30 November 2015 News

“Alien Megastructure” Star's Dimming was Possibly Caused by Comets

Star KIC 8462852 has been of a particular interest to astronomers for a number of years. The star, which lies roughly 1500 light-years from Earth, dipped in brightness by 22% in 2011 and 2013. Such a dip in brightness became a great puzzle for scientists, who proposed many theories for the change, ranging from a huge asteroid collision to a cloud of broken-apart comets. But perhaps the wildest theory about KIC 8462852 is that it is home to a gigantic energy-collecting structure created by an alien civilization. While unlikely, this hypothesis is still been under consideration by many astronomers.

Now, a team of astronomers led by Massimo Marengo of Iowa State University has decided to take a closer look at the mysterious star. They studied observations made in January 2015 by NASA's Spitzer Space Telescope, which is optimized for observation in infrared wavelengths.

Simply put, when dust warms up, it emits infrared light, so an infrared signal coming from KIC 8462852 would points to quite a lot of dust. But no such signal was observed by the telescope.

"The lack of strong infrared excess 2 years after the events responsible for the unusual light curve observed by Kepler further disfavors the scenarios involving a catastrophic collision in a KIC 8462852 asteroid belt, a giant impact disrupting a planet in the system or a population of dust-enshrouded planetesimals," Marengo and his colleagues wrote in the new study, which was published this month in The Astrophysical Journal Letters.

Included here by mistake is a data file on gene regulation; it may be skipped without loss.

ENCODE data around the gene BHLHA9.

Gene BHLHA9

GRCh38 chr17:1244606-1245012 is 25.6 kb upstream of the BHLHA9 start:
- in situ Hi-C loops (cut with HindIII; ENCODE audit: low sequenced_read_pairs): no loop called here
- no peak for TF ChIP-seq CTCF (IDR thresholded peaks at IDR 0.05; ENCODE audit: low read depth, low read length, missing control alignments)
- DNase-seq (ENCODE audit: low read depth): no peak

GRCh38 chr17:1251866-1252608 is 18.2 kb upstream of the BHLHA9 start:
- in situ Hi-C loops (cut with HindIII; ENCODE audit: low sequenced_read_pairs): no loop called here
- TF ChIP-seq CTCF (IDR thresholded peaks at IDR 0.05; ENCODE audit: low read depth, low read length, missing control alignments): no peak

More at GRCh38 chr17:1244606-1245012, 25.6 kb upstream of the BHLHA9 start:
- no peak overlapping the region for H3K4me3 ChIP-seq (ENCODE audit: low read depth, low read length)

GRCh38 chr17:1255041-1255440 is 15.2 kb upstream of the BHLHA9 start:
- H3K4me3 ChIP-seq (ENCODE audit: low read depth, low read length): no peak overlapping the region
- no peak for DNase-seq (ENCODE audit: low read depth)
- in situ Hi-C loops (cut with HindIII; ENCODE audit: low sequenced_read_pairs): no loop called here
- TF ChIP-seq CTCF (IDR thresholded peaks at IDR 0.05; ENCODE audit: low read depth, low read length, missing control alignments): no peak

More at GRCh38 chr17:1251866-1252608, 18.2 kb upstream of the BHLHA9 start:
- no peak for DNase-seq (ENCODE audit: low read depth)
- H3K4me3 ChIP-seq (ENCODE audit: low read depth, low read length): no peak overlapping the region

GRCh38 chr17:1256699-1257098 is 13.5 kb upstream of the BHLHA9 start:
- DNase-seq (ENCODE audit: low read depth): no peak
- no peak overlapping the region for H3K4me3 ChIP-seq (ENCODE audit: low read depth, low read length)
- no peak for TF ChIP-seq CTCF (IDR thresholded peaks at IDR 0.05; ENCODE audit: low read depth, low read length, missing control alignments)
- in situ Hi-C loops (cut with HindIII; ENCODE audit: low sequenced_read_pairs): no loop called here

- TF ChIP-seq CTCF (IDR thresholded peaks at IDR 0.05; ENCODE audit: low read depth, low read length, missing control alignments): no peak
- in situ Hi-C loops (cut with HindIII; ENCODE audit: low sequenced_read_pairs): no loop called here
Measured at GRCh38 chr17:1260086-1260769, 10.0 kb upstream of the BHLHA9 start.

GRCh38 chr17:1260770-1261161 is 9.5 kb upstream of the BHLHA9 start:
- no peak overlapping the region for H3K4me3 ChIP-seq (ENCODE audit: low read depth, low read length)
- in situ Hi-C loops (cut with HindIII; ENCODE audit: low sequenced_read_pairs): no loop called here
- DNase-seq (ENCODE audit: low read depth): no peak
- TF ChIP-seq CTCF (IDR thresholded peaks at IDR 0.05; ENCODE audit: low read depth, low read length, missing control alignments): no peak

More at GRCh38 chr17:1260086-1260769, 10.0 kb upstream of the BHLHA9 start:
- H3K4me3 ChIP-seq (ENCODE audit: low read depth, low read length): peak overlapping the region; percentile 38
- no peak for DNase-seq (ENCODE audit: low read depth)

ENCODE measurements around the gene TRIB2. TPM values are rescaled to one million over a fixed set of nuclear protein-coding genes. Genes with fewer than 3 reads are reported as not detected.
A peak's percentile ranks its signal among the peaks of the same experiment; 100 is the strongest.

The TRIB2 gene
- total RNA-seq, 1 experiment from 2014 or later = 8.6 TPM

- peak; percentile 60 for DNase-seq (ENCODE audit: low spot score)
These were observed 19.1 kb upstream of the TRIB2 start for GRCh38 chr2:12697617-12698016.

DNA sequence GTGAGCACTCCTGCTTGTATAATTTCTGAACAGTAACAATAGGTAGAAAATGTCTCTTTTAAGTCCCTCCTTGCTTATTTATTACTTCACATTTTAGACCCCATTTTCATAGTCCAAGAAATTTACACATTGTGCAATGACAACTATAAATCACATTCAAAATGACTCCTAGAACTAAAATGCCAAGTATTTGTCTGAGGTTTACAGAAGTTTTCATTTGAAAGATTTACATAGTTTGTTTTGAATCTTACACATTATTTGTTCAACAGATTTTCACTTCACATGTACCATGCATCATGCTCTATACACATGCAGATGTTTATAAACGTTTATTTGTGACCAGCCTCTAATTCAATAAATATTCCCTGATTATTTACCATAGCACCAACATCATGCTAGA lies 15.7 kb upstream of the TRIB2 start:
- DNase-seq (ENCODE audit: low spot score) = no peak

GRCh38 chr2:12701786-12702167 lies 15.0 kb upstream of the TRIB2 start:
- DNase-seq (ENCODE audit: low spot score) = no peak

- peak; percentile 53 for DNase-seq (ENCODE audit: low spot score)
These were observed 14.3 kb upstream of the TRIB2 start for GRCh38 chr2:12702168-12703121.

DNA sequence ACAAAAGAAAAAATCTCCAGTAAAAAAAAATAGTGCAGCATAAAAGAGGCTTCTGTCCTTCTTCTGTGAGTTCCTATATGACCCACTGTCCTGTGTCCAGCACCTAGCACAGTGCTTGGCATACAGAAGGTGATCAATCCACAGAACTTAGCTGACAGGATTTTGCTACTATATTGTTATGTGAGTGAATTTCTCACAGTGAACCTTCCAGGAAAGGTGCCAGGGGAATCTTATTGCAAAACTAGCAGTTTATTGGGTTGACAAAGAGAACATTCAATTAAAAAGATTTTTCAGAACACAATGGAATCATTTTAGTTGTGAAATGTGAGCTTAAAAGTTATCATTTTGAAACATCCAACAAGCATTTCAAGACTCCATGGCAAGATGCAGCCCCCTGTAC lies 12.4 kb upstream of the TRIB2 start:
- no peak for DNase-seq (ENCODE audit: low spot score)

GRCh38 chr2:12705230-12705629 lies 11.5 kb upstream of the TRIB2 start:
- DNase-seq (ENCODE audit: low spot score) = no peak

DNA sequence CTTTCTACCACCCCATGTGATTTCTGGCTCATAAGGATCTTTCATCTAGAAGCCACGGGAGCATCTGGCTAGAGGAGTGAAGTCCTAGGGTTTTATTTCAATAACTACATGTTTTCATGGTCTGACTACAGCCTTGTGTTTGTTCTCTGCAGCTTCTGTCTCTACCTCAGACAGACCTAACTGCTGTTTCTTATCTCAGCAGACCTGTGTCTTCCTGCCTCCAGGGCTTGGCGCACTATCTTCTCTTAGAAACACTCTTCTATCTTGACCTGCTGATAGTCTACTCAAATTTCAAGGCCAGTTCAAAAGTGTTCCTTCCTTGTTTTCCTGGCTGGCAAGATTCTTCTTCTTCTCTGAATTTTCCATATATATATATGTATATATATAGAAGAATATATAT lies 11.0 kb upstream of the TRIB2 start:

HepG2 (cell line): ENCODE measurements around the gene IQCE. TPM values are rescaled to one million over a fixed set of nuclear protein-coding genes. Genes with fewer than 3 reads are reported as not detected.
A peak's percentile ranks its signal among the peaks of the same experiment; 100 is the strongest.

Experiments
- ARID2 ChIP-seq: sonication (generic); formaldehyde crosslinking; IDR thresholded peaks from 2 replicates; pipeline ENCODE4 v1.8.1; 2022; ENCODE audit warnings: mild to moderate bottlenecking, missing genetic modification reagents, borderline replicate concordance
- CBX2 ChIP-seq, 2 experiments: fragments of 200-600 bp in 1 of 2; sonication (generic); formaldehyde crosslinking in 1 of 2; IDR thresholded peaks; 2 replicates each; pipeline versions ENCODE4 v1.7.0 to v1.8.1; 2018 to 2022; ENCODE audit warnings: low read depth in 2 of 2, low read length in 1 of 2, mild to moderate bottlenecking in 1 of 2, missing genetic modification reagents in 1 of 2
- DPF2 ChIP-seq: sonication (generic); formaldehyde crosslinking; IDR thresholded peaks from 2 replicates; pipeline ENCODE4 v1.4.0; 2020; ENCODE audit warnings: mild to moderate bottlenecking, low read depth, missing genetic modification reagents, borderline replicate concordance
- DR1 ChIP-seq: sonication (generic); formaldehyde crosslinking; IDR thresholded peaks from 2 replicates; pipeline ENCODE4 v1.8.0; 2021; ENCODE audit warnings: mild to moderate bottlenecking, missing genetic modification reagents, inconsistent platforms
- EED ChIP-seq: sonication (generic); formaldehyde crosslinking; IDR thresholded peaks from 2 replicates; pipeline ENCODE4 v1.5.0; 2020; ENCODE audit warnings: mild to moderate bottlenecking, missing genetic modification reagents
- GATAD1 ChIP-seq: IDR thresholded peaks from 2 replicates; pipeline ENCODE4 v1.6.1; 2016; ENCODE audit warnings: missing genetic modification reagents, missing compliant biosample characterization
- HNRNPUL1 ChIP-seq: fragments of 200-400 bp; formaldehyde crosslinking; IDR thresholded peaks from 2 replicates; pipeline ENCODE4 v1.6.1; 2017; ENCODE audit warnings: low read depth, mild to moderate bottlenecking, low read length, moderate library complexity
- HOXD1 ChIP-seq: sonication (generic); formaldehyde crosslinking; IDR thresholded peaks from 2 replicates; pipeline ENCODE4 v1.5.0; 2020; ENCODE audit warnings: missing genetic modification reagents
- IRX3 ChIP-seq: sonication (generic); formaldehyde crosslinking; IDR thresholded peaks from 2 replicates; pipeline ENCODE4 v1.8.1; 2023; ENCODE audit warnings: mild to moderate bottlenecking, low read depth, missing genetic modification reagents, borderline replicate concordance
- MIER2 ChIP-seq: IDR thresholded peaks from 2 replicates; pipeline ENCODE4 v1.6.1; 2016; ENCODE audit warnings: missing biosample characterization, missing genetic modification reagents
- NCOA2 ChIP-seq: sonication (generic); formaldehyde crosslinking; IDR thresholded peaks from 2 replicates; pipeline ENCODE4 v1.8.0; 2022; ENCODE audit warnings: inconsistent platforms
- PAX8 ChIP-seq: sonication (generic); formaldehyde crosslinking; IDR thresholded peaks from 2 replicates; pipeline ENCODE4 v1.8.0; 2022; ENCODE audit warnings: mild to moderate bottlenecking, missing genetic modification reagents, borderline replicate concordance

The scientists hypothesize that a family of comets on a long elliptical orbit may have caused the drops in brightness. These comets may have blocked light from the star in both 2011 and 2013 before moving into deep space. When Spitzer was subsequently used in January 2015, the comets were long gone.

However, the astronomers are not quite able to dismiss the alien-megastructure theory.

"We didn’t look for that," Marengo said in a statement. "We can’t really say it is, or is not. But what the star is doing is very strange. It’s interesting when you have phenomena like that — typically it means there’s some new physical explanation or a new concept to be discovered."

It would seem that for now, KIC 8462852 is keeping its secrets and continues to provide us with more questions than answers.

Popular articles

Popular articles

Artist’s concept of pulsar, which is like a lighthouse as its light appears in regular pulses as it rotates. Pulsars are dense remnants of exploded stars and are part of a class of objects called neutron stars. Space Science

Telescope targets enigmatic deep space mystery

A rotating-wheel space station alongside an interplanetary rocket. Astronautics

Space nation set to mark its presence in orbit

The Bartolomeo external research platform to be attached to the Columbus module on the ISS in late 2018 could facilitate access to the orbital laboratory for commercial users. Astronautics

Engaging the private sector in space exploration